How to write a great marketing plan
Writing a marketing plan is often overlooked because it seems a simple task. In light of her upcoming training course, Luan Wise tells Molly Raycraft exactly why it requires more than a half-hearted effort.
When it comes to planning, Luan Wise is somewhat of an anomaly - in that she actually enjoys it. “It’s my favourite part of marketing because it gives me time to think,” she says. “You often don’t get to do that on a day-to-day basis when you’re busy checking emails and hitting deadlines.”
Particularly with big projects, marketers are under immense pressure to get things off the ground. The board have all eyes on marketing’s activities and want the end result now. So it’s no surprise that many give a half-hearted attempt on their marketing plan so they can get on with scrambling to the finish line. Taking a tick-box approach, the exercise often results in either a colossal dose of oversights or a large amount of waffle. This is exactly why Luan believes you need to slow down and ensure you have a proper plan before lift off.
“Your plan has got to become your Bible, outlining what you’re going to do and what you’re working for,” she explains. “It is not something you create because you’ve been asked to, or something that’s going to sit in a drawer.”
To ensure your plan takes you down the right path you need cover two bases; firstly, the research aspect and secondly, the practical aspect of outlining your planned activities in a clear way.
A marketing plan involves more than marketing
If you want a vision all departments are committed to, you need to talk to them. “It’s really important that you don’t plan in isolation; you need to involve the key stakeholders,” advises Luan.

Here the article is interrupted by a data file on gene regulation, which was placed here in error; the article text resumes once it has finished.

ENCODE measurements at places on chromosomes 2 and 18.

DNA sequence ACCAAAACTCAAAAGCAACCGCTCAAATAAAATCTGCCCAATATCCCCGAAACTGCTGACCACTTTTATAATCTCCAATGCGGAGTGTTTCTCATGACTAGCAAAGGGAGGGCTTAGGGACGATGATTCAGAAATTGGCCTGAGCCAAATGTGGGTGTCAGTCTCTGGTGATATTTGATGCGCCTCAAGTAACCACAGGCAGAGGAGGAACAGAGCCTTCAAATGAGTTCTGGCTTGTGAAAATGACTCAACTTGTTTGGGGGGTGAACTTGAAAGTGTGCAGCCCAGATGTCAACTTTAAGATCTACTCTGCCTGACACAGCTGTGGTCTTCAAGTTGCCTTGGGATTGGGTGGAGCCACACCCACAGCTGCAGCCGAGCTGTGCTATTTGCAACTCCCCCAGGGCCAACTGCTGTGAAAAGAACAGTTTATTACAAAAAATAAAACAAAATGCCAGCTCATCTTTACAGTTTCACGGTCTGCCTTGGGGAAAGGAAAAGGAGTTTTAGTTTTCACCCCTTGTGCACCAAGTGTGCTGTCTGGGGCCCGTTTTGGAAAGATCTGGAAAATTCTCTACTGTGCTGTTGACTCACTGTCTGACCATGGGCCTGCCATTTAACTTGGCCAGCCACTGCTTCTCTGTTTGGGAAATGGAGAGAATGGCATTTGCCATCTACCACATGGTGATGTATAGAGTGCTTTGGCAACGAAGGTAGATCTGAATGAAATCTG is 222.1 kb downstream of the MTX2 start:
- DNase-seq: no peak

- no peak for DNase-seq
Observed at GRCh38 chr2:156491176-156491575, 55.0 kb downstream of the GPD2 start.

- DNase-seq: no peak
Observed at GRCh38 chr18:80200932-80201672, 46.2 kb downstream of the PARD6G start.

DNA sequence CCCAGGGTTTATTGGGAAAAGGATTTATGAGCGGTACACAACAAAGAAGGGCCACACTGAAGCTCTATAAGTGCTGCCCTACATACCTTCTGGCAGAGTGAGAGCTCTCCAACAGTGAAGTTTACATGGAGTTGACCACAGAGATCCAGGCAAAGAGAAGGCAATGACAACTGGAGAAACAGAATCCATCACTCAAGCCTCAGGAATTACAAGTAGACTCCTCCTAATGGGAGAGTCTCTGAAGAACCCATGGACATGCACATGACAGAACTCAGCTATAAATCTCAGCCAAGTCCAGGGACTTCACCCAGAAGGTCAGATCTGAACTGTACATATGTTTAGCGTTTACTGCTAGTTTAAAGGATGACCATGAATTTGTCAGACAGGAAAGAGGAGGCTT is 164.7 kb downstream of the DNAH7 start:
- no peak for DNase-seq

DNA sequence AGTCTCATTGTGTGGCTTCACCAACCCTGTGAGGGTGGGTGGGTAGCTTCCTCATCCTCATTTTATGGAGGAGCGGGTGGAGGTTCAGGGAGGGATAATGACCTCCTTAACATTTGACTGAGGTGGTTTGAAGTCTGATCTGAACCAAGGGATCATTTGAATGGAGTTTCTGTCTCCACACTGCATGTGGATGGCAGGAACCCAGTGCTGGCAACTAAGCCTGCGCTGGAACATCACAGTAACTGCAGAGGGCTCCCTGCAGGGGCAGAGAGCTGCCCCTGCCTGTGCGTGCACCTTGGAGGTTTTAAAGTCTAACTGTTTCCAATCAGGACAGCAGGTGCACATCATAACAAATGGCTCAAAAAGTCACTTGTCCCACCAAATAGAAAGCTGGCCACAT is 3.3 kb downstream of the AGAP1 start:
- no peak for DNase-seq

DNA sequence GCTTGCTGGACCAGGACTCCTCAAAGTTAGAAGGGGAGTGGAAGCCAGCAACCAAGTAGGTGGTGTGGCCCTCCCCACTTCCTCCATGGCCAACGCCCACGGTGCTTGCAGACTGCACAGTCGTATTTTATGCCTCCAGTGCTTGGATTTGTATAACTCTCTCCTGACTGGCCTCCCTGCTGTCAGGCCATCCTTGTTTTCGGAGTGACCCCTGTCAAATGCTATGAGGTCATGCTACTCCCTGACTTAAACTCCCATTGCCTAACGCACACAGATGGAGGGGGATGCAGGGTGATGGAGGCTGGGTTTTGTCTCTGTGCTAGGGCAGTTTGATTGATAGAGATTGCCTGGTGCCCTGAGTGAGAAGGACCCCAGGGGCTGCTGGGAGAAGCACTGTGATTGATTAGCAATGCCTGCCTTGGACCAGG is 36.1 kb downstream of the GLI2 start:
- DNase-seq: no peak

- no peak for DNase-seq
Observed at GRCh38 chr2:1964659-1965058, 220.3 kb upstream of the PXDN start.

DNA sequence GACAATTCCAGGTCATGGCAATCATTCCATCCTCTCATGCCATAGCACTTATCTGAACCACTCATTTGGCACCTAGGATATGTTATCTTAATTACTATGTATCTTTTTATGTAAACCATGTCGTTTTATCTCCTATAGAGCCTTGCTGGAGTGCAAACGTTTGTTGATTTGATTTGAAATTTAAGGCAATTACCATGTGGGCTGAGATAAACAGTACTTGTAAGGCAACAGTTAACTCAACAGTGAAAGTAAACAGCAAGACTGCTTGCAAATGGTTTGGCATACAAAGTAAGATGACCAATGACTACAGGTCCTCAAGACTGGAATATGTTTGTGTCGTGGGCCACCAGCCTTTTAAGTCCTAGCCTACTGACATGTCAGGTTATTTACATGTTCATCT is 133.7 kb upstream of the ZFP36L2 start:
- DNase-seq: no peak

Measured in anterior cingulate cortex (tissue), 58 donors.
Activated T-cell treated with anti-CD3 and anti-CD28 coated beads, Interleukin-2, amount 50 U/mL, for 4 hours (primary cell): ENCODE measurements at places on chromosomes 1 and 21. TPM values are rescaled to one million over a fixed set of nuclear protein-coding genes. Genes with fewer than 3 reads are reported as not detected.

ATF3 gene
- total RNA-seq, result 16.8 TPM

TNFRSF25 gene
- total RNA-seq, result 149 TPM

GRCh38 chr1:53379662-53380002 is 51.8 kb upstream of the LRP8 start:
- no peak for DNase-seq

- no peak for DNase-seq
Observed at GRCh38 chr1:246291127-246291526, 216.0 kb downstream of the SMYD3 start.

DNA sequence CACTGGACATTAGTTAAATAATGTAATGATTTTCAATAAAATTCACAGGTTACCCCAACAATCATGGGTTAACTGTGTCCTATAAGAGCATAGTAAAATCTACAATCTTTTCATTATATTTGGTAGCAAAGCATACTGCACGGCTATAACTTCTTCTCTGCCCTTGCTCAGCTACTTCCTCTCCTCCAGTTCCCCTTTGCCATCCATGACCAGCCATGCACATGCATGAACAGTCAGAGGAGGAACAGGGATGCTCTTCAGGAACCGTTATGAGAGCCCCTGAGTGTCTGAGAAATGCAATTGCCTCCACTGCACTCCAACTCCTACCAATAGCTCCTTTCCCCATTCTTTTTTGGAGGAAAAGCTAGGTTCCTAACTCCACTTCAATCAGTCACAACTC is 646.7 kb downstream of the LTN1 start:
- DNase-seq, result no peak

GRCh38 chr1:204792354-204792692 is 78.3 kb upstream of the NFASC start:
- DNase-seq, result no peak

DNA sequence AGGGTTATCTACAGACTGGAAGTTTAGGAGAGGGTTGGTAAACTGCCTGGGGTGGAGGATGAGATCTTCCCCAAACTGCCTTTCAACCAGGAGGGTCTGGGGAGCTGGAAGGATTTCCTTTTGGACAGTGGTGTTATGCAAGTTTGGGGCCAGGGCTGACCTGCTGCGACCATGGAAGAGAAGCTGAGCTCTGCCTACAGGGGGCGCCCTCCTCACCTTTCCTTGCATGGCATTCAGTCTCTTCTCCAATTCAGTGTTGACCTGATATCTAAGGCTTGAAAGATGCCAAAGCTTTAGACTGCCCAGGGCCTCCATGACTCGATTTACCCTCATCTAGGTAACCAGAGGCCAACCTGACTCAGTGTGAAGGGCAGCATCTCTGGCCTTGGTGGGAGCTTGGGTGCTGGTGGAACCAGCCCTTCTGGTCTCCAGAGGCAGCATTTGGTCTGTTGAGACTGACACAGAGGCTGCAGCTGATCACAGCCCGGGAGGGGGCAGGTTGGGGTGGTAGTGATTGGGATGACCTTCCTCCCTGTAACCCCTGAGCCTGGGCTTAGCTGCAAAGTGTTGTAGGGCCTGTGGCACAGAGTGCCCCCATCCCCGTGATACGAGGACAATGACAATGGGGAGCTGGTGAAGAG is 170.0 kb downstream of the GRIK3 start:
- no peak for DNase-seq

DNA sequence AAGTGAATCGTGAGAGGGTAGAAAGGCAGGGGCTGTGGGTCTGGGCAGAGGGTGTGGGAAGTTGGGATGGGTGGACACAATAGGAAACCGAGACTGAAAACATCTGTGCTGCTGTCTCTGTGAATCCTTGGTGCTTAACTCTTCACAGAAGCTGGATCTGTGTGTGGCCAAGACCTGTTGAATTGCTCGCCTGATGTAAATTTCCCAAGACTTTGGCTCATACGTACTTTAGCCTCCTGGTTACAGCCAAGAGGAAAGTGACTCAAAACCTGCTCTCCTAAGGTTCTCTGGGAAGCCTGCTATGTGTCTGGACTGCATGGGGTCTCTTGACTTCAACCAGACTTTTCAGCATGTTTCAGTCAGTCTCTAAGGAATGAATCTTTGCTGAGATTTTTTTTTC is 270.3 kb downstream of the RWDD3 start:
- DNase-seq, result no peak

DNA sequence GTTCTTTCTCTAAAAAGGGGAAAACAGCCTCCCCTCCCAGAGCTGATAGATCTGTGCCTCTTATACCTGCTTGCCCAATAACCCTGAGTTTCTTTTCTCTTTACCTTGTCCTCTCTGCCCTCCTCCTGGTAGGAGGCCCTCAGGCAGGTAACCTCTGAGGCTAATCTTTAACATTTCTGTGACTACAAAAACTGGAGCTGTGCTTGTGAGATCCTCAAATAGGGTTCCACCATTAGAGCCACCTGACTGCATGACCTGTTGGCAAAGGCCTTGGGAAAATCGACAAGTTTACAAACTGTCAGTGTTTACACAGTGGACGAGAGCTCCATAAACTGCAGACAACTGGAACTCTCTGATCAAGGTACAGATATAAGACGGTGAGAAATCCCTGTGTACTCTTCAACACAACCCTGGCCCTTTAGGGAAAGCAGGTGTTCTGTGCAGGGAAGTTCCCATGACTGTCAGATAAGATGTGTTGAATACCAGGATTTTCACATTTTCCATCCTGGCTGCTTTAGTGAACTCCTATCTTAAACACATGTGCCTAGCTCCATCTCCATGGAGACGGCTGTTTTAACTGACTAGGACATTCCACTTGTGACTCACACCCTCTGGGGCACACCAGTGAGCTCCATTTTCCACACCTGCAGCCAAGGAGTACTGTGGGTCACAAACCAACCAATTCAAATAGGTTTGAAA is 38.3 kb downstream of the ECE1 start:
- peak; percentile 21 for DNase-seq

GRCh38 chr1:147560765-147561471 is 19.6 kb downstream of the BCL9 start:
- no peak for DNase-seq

This could be vital to your campaign’s success. Marketing’s knowledge of operations or legal implications of a product may be patchy; it’s therefore better to call on experts to ensure nothing is overlooked. “There are very specific regulations for financial services, so you may need to call upon others to give you some information,” Luan examples.
She recommends building relationships with those in other departments who could be useful to you during the planning stages. “The most valuable thing you can do is have a cup of coffee with someone and meet face-to-face,” she says. “It’s about gaining rapport. Just from a coffee you can pick up so many signals and ideas that you may not be able to get via email or a group meeting.”
Communication really is at the heart of this, and it shouldn’t be restricted to the planning stage. Once you’ve begun implementing what you’ve written, be sure you continue to discuss it. “Just as you need to spend time planning, you need to spend time reviewing what’s not working, and what you might need to start doing, or change.”
Opening up communication channels is something Luan teaches in the planning course she delivers through B2B Marketing. The workshop is a confidential session, designed by Luan to help marketers improve their planning and encourage ideas to develop throughout the day.
“Having people in a similar position in the room often makes it easier to come up with ideas for their business and vice versa,” says Luan.
What do you do when you’ve finished researching and finally put pen to paper? Don’t get bogged down in using impressive words to wow your stakeholders. Luan believes it's imperative to keep things simple and clear. Essentially it’s about going back to basics.
“Everything needs to be summarised at the beginning of the plan so it’s really clear and actionable,” she says.
Start your plan by outlining:
- Who will be involved in the campaign.
- What are people’s roles and responsibilities
- Your budget.
From here, you can break the campaign planning into clear subheads to concentrate your focus. There are a number of ways you can structure and organise your plan - which Luan will unveil in her course with B2B Marketing. It may seem simple, the kind of the stuff you covered at marketing school, but it’s the basics that are often overlooked and not done properly. Luan will help others go back to the roots of marketing to ensure fruitful future campaigns.
3 tips for writing marketing plans
Understand what success looks like. Outline the goals and objectives of your business and measure how well your marketing plan addresses these.
Audit the resources you have available. This will enable you to write a plan that’s both practical and achievable.
Nail the background information. Half of your plan should be concentrated on situation analysis. This means researching not just your business, but the wider industry and competitors.